(COVER PHOTO: The Cast of Dolly Parton and Patricia Resnick's "9 to 5 - the Musical" at the Majestic Theater in West Springfield, MA. April 14 – May 29, 2022. Photo Courtesy of Lee Chambers)
By Kevin T. Baldwin
"Time well spent"
By Dolly Parton and Patricia Resnick
Directed by Rand Foerster
Music Director Mitch Chakour
Associate Music Director and Piano/Conductor Elisabeth Weber
Choreographers Stacy Ashley & Steven Sands
Cast Includes: Crystin Gilmore, Kaytlyn Vandeloecht, Millie Posnik, Joe Casey, Kait Rankins, Christopher Rojas, Michael Garcia, Richard Parris Scott, Barbara McEwen, Natasha Ellis, Joshua Aaron Mason, Madelyn Wiley, Cassandra Cloutier, Steven Sands, Vivienne Damon, Stuart W. Gamble
April 14 – May 29, 2022
(Contact Box Office for Exact Times)
Majestic Theater, 131 Elm Street, West Springfield, MA 01089
Tickets range from $31-37 and can be purchased at the box office or by phone at # 413-747-7797.
Although originally receiving mixed reviews when it appeared on Broadway in 2009, “9 to 5 the Musical” has found renewed popularity in theatre circles in the past 13 years.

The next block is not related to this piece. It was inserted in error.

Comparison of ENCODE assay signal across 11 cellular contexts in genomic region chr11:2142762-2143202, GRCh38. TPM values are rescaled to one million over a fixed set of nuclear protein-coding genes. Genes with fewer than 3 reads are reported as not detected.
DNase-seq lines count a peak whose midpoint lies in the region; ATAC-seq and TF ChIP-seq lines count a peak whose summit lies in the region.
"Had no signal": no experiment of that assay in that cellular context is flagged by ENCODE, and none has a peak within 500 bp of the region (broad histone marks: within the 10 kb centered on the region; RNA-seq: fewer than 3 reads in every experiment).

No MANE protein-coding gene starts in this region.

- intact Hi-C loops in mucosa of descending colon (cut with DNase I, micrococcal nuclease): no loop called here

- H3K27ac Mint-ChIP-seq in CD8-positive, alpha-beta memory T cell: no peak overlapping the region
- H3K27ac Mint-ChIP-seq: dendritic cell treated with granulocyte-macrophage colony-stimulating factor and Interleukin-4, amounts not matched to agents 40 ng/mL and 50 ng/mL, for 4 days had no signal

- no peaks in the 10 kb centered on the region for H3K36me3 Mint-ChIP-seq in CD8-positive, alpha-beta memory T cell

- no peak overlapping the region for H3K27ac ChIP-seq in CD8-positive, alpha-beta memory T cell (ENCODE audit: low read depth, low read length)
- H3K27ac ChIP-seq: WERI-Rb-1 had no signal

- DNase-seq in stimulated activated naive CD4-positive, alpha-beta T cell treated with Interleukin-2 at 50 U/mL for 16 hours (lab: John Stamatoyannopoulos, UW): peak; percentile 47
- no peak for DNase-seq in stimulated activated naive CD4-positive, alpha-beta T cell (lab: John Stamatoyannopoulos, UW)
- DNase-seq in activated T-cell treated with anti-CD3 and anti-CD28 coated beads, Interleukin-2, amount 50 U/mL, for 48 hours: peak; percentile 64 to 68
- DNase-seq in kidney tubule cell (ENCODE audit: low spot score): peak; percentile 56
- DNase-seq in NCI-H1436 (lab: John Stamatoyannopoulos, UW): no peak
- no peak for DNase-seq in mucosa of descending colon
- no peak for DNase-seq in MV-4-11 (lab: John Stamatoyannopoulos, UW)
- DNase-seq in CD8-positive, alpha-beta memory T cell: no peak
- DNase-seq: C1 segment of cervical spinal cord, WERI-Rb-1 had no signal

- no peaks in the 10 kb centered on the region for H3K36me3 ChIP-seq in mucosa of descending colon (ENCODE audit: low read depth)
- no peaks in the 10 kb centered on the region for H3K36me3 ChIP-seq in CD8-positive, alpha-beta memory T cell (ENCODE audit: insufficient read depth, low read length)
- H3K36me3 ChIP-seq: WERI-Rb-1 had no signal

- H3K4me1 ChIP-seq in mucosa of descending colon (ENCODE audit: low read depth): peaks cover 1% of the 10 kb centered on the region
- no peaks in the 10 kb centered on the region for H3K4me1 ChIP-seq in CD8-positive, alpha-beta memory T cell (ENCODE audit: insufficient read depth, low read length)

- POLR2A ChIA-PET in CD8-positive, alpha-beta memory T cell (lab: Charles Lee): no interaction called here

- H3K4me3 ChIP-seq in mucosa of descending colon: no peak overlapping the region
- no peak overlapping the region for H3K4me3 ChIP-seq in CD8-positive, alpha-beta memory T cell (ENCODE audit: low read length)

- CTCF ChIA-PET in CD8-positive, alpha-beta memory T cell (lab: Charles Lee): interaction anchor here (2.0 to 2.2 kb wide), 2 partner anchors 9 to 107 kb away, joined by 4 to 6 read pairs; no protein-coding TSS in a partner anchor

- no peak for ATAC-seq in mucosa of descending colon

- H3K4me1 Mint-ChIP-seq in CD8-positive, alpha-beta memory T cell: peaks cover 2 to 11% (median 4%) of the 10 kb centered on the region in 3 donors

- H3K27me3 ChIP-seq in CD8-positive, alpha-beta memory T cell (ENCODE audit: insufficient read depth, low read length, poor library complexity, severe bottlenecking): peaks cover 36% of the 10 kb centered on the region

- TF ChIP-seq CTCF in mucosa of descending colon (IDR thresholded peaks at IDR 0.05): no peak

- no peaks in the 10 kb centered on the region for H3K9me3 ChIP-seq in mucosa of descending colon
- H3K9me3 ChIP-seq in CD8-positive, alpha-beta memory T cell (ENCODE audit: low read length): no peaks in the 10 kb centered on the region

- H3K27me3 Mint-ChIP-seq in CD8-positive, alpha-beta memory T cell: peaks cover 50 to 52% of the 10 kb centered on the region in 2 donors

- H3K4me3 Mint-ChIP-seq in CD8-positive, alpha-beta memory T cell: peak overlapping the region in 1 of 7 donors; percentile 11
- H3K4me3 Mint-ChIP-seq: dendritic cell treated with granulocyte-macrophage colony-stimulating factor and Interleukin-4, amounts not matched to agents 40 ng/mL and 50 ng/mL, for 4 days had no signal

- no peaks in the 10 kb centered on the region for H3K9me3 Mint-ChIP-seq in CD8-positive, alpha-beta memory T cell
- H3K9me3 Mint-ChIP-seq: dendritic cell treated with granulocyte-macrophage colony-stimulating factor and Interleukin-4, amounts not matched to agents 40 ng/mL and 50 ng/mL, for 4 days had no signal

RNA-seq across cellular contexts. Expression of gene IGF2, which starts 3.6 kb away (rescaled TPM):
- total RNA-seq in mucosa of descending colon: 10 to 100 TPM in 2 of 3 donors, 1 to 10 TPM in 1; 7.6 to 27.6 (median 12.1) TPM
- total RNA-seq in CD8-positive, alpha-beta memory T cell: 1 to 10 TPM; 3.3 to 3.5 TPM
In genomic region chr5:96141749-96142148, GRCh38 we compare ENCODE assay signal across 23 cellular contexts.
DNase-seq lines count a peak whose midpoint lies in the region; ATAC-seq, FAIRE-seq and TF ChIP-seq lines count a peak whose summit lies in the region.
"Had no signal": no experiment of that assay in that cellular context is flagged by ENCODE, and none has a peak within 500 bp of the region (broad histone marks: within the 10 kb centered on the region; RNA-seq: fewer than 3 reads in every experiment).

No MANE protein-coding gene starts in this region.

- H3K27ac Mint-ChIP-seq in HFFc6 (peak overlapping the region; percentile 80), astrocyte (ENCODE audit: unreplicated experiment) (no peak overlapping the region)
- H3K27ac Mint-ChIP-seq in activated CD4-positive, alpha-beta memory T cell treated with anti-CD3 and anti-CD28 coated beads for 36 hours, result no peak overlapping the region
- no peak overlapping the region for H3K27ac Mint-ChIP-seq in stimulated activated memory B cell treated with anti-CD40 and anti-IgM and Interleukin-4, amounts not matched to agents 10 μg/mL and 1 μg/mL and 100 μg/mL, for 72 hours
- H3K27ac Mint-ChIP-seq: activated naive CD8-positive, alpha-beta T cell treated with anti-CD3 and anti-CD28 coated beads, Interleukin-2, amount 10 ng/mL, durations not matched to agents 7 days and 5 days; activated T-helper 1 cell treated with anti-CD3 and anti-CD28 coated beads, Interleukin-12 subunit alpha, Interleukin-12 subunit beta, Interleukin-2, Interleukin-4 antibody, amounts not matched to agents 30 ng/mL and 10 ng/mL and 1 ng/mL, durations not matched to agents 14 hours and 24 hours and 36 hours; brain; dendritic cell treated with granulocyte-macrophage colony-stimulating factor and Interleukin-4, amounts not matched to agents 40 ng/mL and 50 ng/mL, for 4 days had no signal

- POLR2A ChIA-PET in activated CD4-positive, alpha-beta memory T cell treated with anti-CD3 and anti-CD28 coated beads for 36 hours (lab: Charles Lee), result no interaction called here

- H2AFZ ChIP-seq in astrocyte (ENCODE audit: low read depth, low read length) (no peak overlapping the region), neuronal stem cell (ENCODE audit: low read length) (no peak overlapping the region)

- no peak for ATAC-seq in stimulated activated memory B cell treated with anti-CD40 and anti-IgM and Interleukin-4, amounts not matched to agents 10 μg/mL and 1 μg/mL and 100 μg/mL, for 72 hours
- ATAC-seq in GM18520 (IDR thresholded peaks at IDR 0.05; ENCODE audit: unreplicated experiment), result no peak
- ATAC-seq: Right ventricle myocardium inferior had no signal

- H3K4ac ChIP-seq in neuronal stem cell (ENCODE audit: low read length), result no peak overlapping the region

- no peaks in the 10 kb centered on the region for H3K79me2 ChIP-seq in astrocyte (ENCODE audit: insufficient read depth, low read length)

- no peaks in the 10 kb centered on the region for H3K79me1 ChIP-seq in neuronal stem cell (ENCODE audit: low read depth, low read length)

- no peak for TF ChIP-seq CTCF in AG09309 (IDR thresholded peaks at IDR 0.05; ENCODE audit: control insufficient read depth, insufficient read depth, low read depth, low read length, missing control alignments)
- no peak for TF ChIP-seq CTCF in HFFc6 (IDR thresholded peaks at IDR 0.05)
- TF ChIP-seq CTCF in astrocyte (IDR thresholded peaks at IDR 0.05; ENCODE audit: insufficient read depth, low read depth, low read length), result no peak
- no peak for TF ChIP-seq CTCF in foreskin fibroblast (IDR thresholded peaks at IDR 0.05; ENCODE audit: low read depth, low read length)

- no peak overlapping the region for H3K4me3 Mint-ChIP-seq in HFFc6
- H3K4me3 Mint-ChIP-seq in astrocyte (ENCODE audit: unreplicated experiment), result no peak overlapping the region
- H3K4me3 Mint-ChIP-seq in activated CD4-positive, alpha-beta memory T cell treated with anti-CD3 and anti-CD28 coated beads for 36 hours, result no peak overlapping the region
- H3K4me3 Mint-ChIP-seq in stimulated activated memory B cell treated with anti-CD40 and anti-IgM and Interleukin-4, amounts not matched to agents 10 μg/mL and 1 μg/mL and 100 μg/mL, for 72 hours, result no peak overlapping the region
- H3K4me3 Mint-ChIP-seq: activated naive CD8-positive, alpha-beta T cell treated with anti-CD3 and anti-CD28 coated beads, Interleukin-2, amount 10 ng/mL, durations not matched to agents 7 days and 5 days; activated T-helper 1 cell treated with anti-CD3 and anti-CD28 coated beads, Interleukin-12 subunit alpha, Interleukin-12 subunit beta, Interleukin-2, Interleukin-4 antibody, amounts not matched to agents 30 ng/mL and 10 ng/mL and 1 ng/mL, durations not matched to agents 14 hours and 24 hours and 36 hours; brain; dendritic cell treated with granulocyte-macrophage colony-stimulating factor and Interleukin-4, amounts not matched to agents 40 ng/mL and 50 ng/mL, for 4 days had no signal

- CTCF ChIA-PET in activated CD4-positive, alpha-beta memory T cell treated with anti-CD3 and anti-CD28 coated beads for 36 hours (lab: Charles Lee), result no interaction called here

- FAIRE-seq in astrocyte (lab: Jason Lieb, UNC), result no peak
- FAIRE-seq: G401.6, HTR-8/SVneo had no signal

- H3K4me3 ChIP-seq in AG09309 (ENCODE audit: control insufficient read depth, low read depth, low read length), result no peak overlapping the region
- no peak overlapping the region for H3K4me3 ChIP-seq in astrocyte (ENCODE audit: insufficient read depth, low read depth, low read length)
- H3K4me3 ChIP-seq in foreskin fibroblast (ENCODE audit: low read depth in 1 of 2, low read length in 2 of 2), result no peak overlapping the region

Now, the Majestic Theater in West Springfield has adapted the empowering show to their stage and it is a funny and exuberant production which faced some technical challenges opening night.
Patricia Resnick first scribed the screenplay to the motion picture “9 to 5” and the 1980 blockbuster movie would become synonymous with one of its principal players, famed singer-songwriter Dolly Parton.
When Parton was on the set in one day she composed the movie's title song which went on to become more iconic than the film itself.
Parton also rose to stardom portraying the pivotal character of buxom secretary “Doralee,” now paid a faithful homage by the Majestic's Kaytlyn Vandeloecht.
(PHOTO: Joe Casey and Kaytlyn Vandeloecht of Dolly Parton and Patricia Resnick's "9 to 5 - the Musical" at the Majestic Theater in West Springfield, MA. April 14 – May 29, 2022. Photo Courtesy of Lee Chambers)